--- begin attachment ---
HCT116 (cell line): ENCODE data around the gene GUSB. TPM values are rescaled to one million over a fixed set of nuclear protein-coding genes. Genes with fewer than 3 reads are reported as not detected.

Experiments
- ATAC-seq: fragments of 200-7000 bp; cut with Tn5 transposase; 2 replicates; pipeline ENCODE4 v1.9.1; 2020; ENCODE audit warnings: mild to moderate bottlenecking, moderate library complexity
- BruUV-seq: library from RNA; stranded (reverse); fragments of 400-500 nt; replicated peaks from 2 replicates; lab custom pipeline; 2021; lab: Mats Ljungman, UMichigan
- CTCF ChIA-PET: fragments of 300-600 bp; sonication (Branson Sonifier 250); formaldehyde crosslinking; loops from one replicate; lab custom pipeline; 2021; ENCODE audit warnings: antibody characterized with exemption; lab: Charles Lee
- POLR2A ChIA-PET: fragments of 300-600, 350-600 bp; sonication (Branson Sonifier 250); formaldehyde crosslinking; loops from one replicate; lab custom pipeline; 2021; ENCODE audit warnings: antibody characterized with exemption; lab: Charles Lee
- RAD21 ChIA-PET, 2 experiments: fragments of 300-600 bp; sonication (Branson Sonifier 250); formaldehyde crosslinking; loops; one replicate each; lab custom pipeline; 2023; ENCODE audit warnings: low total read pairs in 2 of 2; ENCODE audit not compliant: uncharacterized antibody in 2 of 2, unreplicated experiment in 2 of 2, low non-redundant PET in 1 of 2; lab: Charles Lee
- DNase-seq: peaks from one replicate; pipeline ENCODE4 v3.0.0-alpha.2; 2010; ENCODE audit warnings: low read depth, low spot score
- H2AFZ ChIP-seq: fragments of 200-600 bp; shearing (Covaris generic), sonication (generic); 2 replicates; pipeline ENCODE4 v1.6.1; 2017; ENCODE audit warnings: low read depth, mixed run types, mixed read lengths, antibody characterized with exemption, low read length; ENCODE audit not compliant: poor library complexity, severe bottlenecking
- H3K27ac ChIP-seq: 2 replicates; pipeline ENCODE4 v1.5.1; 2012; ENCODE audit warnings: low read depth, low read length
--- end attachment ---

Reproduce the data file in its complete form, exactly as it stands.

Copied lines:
HCT116 (cell line): ENCODE data around the gene GUSB. TPM values are rescaled to one million over a fixed set of nuclear protein-coding genes. Genes with fewer than 3 reads are reported as not detected.

Experiments
- ATAC-seq: fragments of 200-7000 bp; cut with Tn5 transposase; 2 replicates; pipeline ENCODE4 v1.9.1; 2020; ENCODE audit warnings: mild to moderate bottlenecking, moderate library complexity
- BruUV-seq: library from RNA; stranded (reverse); fragments of 400-500 nt; replicated peaks from 2 replicates; lab custom pipeline; 2021; lab: Mats Ljungman, UMichigan
- CTCF ChIA-PET: fragments of 300-600 bp; sonication (Branson Sonifier 250); formaldehyde crosslinking; loops from one replicate; lab custom pipeline; 2021; ENCODE audit warnings: antibody characterized with exemption; lab: Charles Lee
- POLR2A ChIA-PET: fragments of 300-600, 350-600 bp; sonication (Branson Sonifier 250); formaldehyde crosslinking; loops from one replicate; lab custom pipeline; 2021; ENCODE audit warnings: antibody characterized with exemption; lab: Charles Lee
- RAD21 ChIA-PET, 2 experiments: fragments of 300-600 bp; sonication (Branson Sonifier 250); formaldehyde crosslinking; loops; one replicate each; lab custom pipeline; 2023; ENCODE audit warnings: low total read pairs in 2 of 2; ENCODE audit not compliant: uncharacterized antibody in 2 of 2, unreplicated experiment in 2 of 2, low non-redundant PET in 1 of 2; lab: Charles Lee
- DNase-seq: peaks from one replicate; pipeline ENCODE4 v3.0.0-alpha.2; 2010; ENCODE audit warnings: low read depth, low spot score
- H2AFZ ChIP-seq: fragments of 200-600 bp; shearing (Covaris generic), sonication (generic); 2 replicates; pipeline ENCODE4 v1.6.1; 2017; ENCODE audit warnings: low read depth, mixed run types, mixed read lengths, antibody characterized with exemption, low read length; ENCODE audit not compliant: poor library complexity, severe bottlenecking
- H3K27ac ChIP-seq: 2 replicates; pipeline ENCODE4 v1.5.1; 2012; ENCODE audit warnings: low read depth, low read length